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NYC’s Beatnik ‘riot’: How singing ‘The Star-Spangled Banner’ kicked off the 60s revolution

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The protestors were peaceful. They didn’t look like revolutionaries. They were dressed in suits and ties. They were singing “The Star-Spangled Banner.”

But the cops still attacked them with billy clubs.

In the spring of 1961, Israel (“Izzy”) Young taped a sign to the window of his shop in Greenwich Village, New York. The handwritten sign announced a protest rally at the fountain in Washington Square Park at 2pm on Sunday April 9th .

Izzy was the proprietor of the Folklore Center at 110 MacDougal Street, a shop that sold books, records and everything else relating to folk music. Since it opened in 1957, the Folklore Center had been the focal point for young folk singers, beatniks and assorted musicians to gather together, hang out, talk, play and listen to music.

After the Second World War, Greenwich Village was the gathering point for all the disaffected youth who wanted to escape the conformity and boredom of suburbia. They were brought by the district’s association with the Beats and jazz musicians who had lived and played there during the 1940s and early 1950s. Often their first point of call was Izzy’s shop. Among the many youngsters who visited there was a young Bob Dylan. Izzy arranged Dylan’s first concert at Carnegie Hall. He “broke [his] ass to get people to come.” Tickets were two bucks apiece. Only 52 people turned up—though later hundreds would tell Izzy they were there.
 
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Izzy Young in the Folklore Center circa 1960.
 
Since the late 1940s, folk musicians had gathered at the fountain in Washington Square Park. They brought their guitars and autoharps to play and sing songs. It was peaceable enough but some residents thought the Sunday gatherings brought “undesirables” to the neighborhood—by undesirables they meant African-Americans.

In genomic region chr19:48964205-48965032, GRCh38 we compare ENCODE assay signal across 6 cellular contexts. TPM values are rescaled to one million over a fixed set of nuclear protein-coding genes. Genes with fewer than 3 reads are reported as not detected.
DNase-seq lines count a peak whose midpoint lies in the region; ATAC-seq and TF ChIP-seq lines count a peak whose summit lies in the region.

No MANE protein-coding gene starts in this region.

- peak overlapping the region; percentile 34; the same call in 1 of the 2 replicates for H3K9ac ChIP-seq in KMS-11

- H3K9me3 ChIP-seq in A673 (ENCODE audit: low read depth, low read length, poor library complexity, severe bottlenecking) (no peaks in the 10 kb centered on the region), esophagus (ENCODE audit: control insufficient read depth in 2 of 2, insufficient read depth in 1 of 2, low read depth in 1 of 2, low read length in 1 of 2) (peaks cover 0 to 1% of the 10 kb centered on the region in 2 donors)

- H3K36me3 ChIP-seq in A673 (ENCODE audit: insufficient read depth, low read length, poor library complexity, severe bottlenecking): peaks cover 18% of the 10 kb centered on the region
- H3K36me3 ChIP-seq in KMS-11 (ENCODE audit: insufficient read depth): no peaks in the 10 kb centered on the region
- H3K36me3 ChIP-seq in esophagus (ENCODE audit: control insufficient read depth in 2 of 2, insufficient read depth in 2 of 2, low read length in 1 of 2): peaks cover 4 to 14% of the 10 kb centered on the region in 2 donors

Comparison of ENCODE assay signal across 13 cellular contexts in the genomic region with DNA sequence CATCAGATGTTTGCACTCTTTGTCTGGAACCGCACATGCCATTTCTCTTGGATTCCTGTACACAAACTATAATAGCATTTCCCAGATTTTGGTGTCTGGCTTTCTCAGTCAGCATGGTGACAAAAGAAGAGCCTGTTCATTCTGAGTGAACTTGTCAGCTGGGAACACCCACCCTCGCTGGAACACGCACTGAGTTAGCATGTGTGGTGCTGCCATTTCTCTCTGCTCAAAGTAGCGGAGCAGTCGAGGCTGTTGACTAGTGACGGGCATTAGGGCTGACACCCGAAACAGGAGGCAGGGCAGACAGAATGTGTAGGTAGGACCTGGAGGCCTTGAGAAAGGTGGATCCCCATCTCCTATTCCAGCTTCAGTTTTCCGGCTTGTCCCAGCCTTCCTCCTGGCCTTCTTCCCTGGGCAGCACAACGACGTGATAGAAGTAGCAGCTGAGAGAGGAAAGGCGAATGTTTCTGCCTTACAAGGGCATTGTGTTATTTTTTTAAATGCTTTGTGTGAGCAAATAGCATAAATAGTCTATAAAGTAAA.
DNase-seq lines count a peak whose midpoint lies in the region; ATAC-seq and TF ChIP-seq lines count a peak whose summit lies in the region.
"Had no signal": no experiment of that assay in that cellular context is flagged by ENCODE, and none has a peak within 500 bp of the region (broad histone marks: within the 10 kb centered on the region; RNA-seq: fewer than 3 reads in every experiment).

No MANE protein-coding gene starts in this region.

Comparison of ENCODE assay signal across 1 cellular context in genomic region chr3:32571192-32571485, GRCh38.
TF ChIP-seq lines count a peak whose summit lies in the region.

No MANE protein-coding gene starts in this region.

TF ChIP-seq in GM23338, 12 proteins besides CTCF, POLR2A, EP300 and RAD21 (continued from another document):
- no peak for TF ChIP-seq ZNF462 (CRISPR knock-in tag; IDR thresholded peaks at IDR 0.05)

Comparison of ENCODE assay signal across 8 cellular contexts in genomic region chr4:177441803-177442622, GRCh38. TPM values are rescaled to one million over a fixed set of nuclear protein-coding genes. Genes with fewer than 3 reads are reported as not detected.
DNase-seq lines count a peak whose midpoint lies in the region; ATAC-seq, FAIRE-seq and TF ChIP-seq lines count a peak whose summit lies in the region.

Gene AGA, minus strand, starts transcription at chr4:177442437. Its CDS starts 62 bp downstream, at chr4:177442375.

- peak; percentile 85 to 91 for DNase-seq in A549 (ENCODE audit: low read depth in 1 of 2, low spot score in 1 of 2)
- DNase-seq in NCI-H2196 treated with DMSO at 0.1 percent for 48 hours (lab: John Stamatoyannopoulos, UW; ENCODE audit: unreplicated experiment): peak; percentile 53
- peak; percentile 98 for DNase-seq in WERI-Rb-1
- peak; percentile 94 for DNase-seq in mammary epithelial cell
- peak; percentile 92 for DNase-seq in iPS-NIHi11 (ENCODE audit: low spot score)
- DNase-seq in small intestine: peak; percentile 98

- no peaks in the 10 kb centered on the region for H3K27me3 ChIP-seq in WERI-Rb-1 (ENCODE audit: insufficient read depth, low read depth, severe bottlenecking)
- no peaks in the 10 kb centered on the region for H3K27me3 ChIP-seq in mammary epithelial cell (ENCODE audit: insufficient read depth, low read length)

In April 1961, the new Commissioner of Parks Newbold Morris decided to take action. He banned singing in Washington Square Park. As Ted White later reported the events of that fateful day in the park in Rogue magazine, August 1961:

For seventeen years folksingers had been congregating on warm Sunday afternoons at the fountain in the center of the small park, unslinging their guitars and banjos and quietly singing songs. There would be a varied number of groups—perhaps ten or more—rimming the fountain, each singing a particular variety of folk music, from Negro work songs and blues to Kentucky hillbilly bluegrass, with perhaps an Elizabethan ballad from the West Virginia hills thrown in occasionally. As the years passed, the city government began showing an increasing hostility to the use of public facilities by the public, and for the last fourteen years, permits have been required before “public performances” could be given in any park. What this means is that a group of kids singing to each other on a weekday evening would be forcibly silenced by the ever-patrolling police for failing to possess a “permit,” or a young man playing a harmonica to himself quietly while sitting on a park bench might be suddenly ordered, “Move on, you!” and find himself run out of the park.

...

And now the new Parks Commissioner has refused a permit to the folksingers for their Sunday afternoon gatherings. Why? The same old story: “The folksingers have been bringing too many undesirable elements into the park.”

“Undesirable elements?” Yes, healthy young kids, racially mixed and unprejudiced enough not to care, concerned only with having the chance to assemble in the open sun and air and to be able to enjoy themselves harmlessly and happily. Sam Schwartz, a Brooklyn father, told me “Sure I let my kid—he’s a teenager—come and sing here. Why not? It’s a good, healthy activity. What’s wrong with folksongs?”